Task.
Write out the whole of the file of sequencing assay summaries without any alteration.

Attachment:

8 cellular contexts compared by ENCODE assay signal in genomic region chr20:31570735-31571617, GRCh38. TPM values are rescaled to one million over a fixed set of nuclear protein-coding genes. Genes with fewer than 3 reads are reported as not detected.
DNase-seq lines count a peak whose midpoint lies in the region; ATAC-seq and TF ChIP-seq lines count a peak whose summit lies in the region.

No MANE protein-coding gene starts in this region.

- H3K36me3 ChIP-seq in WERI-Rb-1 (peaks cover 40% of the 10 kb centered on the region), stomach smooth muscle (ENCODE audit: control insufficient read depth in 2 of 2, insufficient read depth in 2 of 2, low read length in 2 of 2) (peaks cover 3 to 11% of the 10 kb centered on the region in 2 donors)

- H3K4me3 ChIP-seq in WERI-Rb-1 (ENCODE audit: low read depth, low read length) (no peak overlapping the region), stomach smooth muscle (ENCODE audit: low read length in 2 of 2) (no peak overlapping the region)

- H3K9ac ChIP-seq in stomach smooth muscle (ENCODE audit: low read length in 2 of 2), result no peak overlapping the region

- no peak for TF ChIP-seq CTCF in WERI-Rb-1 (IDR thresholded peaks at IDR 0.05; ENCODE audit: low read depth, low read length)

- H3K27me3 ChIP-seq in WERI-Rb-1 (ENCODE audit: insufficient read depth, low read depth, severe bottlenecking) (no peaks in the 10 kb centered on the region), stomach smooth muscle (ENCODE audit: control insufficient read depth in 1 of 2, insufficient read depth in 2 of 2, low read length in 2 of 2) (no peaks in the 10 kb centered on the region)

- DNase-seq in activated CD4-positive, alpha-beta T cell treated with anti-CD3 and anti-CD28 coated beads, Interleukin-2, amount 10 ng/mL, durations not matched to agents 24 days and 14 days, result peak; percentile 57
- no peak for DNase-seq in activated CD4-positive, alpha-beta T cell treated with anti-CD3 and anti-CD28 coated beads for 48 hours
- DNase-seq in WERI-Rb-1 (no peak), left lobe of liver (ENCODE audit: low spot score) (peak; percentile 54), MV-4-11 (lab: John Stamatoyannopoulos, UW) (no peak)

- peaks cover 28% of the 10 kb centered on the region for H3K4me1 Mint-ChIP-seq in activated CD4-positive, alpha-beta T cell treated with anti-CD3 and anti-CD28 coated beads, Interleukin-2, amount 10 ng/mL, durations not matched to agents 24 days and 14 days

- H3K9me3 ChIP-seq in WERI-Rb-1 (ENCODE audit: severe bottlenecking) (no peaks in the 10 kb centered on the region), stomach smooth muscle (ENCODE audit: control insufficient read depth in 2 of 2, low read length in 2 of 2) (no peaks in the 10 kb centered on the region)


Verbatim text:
8 cellular contexts compared by ENCODE assay signal in genomic region chr20:31570735-31571617, GRCh38. TPM values are rescaled to one million over a fixed set of nuclear protein-coding genes. Genes with fewer than 3 reads are reported as not detected.
DNase-seq lines count a peak whose midpoint lies in the region; ATAC-seq and TF ChIP-seq lines count a peak whose summit lies in the region.

No MANE protein-coding gene starts in this region.

- H3K36me3 ChIP-seq in WERI-Rb-1 (peaks cover 40% of the 10 kb centered on the region), stomach smooth muscle (ENCODE audit: control insufficient read depth in 2 of 2, insufficient read depth in 2 of 2, low read length in 2 of 2) (peaks cover 3 to 11% of the 10 kb centered on the region in 2 donors)

- H3K4me3 ChIP-seq in WERI-Rb-1 (ENCODE audit: low read depth, low read length) (no peak overlapping the region), stomach smooth muscle (ENCODE audit: low read length in 2 of 2) (no peak overlapping the region)

- H3K9ac ChIP-seq in stomach smooth muscle (ENCODE audit: low read length in 2 of 2), result no peak overlapping the region

- no peak for TF ChIP-seq CTCF in WERI-Rb-1 (IDR thresholded peaks at IDR 0.05; ENCODE audit: low read depth, low read length)

- H3K27me3 ChIP-seq in WERI-Rb-1 (ENCODE audit: insufficient read depth, low read depth, severe bottlenecking) (no peaks in the 10 kb centered on the region), stomach smooth muscle (ENCODE audit: control insufficient read depth in 1 of 2, insufficient read depth in 2 of 2, low read length in 2 of 2) (no peaks in the 10 kb centered on the region)

- DNase-seq in activated CD4-positive, alpha-beta T cell treated with anti-CD3 and anti-CD28 coated beads, Interleukin-2, amount 10 ng/mL, durations not matched to agents 24 days and 14 days, result peak; percentile 57
- no peak for DNase-seq in activated CD4-positive, alpha-beta T cell treated with anti-CD3 and anti-CD28 coated beads for 48 hours
- DNase-seq in WERI-Rb-1 (no peak), left lobe of liver (ENCODE audit: low spot score) (peak; percentile 54), MV-4-11 (lab: John Stamatoyannopoulos, UW) (no peak)

- peaks cover 28% of the 10 kb centered on the region for H3K4me1 Mint-ChIP-seq in activated CD4-positive, alpha-beta T cell treated with anti-CD3 and anti-CD28 coated beads, Interleukin-2, amount 10 ng/mL, durations not matched to agents 24 days and 14 days

- H3K9me3 ChIP-seq in WERI-Rb-1 (ENCODE audit: severe bottlenecking) (no peaks in the 10 kb centered on the region), stomach smooth muscle (ENCODE audit: control insufficient read depth in 2 of 2, low read length in 2 of 2) (no peaks in the 10 kb centered on the region)